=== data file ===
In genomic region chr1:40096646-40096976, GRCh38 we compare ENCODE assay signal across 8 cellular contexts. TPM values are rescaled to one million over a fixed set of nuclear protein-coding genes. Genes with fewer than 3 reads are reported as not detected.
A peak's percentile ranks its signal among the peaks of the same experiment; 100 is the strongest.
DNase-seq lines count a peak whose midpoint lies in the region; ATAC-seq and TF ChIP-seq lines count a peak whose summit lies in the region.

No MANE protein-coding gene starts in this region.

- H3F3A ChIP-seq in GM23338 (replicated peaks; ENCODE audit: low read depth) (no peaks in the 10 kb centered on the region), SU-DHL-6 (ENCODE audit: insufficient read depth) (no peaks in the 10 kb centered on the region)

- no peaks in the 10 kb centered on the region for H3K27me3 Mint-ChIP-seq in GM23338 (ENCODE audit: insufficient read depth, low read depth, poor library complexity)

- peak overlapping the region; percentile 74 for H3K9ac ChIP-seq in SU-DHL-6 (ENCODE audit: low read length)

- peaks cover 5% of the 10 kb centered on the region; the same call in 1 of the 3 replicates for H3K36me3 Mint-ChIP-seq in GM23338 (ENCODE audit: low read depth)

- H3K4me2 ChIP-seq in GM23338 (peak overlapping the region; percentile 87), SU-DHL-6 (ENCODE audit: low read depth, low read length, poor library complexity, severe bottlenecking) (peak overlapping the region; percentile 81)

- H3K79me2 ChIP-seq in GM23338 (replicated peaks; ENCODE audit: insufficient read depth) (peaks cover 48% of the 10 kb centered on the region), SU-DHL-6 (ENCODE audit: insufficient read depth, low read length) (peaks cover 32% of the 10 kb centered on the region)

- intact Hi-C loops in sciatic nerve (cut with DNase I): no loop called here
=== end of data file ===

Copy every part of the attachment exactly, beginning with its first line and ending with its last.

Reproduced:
In genomic region chr1:40096646-40096976, GRCh38 we compare ENCODE assay signal across 8 cellular contexts. TPM values are rescaled to one million over a fixed set of nuclear protein-coding genes. Genes with fewer than 3 reads are reported as not detected.
A peak's percentile ranks its signal among the peaks of the same experiment; 100 is the strongest.
DNase-seq lines count a peak whose midpoint lies in the region; ATAC-seq and TF ChIP-seq lines count a peak whose summit lies in the region.

No MANE protein-coding gene starts in this region.

- H3F3A ChIP-seq in GM23338 (replicated peaks; ENCODE audit: low read depth) (no peaks in the 10 kb centered on the region), SU-DHL-6 (ENCODE audit: insufficient read depth) (no peaks in the 10 kb centered on the region)

- no peaks in the 10 kb centered on the region for H3K27me3 Mint-ChIP-seq in GM23338 (ENCODE audit: insufficient read depth, low read depth, poor library complexity)

- peak overlapping the region; percentile 74 for H3K9ac ChIP-seq in SU-DHL-6 (ENCODE audit: low read length)

- peaks cover 5% of the 10 kb centered on the region; the same call in 1 of the 3 replicates for H3K36me3 Mint-ChIP-seq in GM23338 (ENCODE audit: low read depth)

- H3K4me2 ChIP-seq in GM23338 (peak overlapping the region; percentile 87), SU-DHL-6 (ENCODE audit: low read depth, low read length, poor library complexity, severe bottlenecking) (peak overlapping the region; percentile 81)

- H3K79me2 ChIP-seq in GM23338 (replicated peaks; ENCODE audit: insufficient read depth) (peaks cover 48% of the 10 kb centered on the region), SU-DHL-6 (ENCODE audit: insufficient read depth, low read length) (peaks cover 32% of the 10 kb centered on the region)

- intact Hi-C loops in sciatic nerve (cut with DNase I): no loop called here